U.S. foreign policy and the need to cultivate international alliances increasingly conflict with U.S. domestic politics, particularly with regard to trade. The 2016 election featured an outgoing Democratic administration insisting the Trans-Pacific Partnership was the U.S.’s last hope to show its commitment to the Asia-Pacific, a Republican candidate blaming it and other trade deals for all that ails the U.S. working class, and a Democratic candidate caught in the middle. Given the rise of right-wing economic authoritarianism that co-opts certain aspects of the trade policy critique of progressives, the latter are struggling with whether to pivot right, left, or center on trade questions.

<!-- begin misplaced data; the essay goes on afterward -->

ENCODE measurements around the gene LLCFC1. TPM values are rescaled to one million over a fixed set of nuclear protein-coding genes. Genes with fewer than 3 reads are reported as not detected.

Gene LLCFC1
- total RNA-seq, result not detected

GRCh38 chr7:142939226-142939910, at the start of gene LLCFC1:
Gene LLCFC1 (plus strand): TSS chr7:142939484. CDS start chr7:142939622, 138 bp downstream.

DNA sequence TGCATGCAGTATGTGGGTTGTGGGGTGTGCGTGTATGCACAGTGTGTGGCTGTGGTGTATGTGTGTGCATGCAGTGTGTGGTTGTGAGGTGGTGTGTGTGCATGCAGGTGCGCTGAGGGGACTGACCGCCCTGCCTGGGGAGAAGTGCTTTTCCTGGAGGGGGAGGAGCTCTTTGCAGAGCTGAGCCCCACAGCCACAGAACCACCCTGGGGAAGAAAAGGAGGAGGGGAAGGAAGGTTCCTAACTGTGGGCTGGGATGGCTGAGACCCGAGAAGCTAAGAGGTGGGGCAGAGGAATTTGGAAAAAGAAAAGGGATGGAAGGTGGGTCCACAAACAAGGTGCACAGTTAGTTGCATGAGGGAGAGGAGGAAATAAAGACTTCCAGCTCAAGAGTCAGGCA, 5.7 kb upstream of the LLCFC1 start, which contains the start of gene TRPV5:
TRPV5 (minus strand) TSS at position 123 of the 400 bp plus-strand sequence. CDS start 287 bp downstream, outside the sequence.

This report outlines a Sustainable Equitable Trade (SET) doctrine that can make international cooperation more domestically palatable. It uses “doctrine” not in the sense of “dogma,” but rather as a broad set of policy goals through which specific policies (old and new) can be evaluated.
The doctrine has three pillars:
- Flip the class bias
- Promote systemic participation
- Win power